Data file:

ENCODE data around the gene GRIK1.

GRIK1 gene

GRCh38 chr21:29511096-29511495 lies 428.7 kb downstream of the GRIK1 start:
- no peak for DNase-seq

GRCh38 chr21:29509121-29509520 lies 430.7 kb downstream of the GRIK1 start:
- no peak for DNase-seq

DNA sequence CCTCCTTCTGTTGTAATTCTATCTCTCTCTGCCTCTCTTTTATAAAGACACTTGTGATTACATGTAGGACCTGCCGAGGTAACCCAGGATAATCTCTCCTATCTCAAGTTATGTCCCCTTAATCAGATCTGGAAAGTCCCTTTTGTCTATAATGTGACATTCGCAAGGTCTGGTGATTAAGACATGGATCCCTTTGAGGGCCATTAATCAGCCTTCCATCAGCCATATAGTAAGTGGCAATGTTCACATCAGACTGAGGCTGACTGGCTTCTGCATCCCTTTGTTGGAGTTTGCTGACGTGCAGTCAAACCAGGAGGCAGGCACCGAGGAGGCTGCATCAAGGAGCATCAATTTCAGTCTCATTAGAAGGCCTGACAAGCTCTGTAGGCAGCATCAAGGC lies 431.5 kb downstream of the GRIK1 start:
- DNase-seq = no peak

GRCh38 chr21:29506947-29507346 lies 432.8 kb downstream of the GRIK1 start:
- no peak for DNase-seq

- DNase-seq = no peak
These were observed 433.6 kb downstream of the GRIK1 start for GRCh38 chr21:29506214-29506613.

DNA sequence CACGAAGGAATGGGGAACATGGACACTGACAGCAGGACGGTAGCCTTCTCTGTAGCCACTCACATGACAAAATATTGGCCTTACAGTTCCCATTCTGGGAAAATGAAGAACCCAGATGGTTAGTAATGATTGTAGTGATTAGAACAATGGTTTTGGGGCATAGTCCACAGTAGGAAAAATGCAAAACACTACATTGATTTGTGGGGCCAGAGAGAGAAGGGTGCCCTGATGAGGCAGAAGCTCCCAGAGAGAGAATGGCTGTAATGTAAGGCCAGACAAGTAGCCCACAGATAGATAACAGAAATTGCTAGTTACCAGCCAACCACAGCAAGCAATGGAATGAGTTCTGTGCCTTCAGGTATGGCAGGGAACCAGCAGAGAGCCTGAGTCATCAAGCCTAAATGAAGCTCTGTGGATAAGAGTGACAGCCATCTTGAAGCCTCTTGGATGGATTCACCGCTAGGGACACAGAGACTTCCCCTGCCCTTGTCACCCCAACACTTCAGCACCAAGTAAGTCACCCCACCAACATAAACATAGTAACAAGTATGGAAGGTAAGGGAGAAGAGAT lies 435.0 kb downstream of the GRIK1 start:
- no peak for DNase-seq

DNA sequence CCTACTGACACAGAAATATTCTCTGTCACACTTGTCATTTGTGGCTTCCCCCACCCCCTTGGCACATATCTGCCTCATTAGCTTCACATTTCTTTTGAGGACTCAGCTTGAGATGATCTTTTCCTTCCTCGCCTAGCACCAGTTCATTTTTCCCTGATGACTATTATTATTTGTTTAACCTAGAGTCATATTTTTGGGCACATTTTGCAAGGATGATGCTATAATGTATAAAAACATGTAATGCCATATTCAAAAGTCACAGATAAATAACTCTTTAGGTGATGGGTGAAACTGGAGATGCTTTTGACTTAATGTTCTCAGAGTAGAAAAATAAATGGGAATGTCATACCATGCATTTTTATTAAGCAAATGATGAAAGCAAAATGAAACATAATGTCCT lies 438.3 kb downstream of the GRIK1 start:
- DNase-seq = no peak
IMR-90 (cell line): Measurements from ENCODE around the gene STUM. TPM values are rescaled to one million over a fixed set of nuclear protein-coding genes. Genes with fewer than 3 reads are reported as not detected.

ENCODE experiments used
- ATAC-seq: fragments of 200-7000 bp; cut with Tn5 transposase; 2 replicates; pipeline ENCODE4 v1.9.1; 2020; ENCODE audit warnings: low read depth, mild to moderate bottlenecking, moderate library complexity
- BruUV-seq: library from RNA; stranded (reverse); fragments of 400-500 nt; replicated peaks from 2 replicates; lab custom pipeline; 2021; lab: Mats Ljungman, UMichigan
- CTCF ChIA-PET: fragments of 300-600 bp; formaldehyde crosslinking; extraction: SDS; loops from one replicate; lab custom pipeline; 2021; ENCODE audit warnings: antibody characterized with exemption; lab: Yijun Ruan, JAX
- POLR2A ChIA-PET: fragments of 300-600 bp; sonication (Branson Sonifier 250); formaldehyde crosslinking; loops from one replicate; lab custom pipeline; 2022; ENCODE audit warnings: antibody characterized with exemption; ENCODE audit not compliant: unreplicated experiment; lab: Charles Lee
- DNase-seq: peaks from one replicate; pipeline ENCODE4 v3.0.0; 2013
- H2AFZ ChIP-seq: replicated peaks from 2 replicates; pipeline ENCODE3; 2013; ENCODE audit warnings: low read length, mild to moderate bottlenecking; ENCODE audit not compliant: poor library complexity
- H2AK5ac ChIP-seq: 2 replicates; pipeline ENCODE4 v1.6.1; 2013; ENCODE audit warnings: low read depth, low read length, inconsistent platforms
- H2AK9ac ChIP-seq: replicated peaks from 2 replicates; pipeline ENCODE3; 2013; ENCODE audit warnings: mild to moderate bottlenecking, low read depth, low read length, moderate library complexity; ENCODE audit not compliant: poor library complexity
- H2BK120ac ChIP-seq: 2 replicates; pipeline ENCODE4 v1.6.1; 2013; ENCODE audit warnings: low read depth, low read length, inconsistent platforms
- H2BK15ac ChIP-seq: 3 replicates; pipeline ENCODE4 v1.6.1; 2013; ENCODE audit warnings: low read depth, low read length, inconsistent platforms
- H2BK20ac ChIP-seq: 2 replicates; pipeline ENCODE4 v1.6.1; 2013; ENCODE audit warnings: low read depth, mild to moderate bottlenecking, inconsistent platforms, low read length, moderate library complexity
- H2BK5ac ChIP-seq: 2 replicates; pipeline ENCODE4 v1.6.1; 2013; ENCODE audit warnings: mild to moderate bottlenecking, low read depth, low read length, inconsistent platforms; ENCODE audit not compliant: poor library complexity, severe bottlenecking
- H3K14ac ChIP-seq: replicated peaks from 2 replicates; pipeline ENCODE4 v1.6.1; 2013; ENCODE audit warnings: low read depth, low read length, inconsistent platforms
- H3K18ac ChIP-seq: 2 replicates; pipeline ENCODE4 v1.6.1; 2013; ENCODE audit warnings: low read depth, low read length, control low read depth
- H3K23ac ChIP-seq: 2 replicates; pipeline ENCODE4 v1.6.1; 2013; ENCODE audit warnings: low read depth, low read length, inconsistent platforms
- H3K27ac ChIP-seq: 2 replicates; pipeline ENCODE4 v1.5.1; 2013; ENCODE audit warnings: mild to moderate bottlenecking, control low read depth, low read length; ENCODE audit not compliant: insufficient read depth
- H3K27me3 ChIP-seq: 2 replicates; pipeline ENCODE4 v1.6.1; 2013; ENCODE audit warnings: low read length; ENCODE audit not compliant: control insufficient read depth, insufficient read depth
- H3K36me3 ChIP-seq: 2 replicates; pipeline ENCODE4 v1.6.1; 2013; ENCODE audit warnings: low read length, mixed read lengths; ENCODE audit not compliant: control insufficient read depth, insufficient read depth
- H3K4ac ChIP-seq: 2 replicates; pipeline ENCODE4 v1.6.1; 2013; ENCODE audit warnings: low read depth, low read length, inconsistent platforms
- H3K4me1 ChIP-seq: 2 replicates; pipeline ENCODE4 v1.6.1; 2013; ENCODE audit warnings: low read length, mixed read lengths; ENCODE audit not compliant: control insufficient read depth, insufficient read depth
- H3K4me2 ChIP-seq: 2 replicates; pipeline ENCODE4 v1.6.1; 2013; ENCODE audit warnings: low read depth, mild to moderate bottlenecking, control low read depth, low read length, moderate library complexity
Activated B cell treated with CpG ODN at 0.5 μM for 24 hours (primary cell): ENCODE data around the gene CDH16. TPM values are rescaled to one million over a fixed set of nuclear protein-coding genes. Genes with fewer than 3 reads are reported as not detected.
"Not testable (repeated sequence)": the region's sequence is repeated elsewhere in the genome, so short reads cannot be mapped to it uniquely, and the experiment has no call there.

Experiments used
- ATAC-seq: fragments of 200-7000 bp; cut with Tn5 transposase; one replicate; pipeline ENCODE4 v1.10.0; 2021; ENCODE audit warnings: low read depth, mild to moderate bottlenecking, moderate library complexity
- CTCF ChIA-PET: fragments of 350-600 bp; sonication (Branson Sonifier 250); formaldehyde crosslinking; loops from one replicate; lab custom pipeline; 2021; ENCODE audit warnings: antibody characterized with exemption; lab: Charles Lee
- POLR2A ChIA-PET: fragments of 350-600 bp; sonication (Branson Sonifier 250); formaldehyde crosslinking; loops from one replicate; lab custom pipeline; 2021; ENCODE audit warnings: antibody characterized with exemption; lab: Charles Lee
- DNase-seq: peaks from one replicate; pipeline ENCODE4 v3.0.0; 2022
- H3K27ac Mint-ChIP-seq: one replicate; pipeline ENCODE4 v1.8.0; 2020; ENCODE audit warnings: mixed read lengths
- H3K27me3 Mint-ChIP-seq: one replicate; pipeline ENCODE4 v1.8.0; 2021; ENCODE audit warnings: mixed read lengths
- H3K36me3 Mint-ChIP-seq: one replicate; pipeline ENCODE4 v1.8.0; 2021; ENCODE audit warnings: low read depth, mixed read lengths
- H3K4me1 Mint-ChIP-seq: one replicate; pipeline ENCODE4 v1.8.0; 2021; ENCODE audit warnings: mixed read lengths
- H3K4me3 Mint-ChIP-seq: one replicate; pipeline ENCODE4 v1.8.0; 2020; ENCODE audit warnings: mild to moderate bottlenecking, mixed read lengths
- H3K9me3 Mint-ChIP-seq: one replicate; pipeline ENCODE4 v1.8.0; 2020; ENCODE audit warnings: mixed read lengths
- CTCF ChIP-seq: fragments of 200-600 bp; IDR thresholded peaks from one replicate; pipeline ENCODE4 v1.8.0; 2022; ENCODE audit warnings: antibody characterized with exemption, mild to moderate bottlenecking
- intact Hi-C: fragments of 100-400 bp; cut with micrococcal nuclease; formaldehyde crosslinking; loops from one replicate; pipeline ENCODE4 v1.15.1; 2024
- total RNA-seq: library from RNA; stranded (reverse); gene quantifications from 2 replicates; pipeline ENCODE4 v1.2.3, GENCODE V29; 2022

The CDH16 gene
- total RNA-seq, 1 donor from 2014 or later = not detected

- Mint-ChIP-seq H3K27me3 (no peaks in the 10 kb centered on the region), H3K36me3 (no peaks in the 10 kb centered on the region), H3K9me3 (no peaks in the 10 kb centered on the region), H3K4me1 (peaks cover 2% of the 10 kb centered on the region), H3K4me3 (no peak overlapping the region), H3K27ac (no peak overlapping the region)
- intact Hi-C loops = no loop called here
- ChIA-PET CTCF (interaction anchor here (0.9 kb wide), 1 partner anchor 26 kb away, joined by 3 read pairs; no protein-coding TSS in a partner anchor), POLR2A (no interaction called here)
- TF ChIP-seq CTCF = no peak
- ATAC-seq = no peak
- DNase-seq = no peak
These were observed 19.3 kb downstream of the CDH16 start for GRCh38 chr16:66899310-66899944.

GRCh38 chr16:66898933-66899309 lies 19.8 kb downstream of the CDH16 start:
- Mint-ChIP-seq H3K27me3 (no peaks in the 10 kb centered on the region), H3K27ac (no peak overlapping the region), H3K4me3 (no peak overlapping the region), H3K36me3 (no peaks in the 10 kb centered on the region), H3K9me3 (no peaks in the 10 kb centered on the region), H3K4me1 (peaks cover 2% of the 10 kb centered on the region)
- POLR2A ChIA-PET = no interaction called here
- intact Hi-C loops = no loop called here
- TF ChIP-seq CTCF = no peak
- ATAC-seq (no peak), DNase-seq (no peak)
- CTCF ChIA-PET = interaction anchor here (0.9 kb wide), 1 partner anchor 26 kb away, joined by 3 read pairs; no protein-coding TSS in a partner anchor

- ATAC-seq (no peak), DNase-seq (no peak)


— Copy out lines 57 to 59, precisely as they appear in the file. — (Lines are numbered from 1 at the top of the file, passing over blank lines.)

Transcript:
- total RNA-seq, 1 donor from 2014 or later = not detected

- Mint-ChIP-seq H3K27me3 (no peaks in the 10 kb centered on the region), H3K36me3 (no peaks in the 10 kb centered on the region), H3K9me3 (no peaks in the 10 kb centered on the region), H3K4me1 (peaks cover 2% of the 10 kb centered on the region), H3K4me3 (no peak overlapping the region), H3K27ac (no peak overlapping the region)
- intact Hi-C loops = no loop called here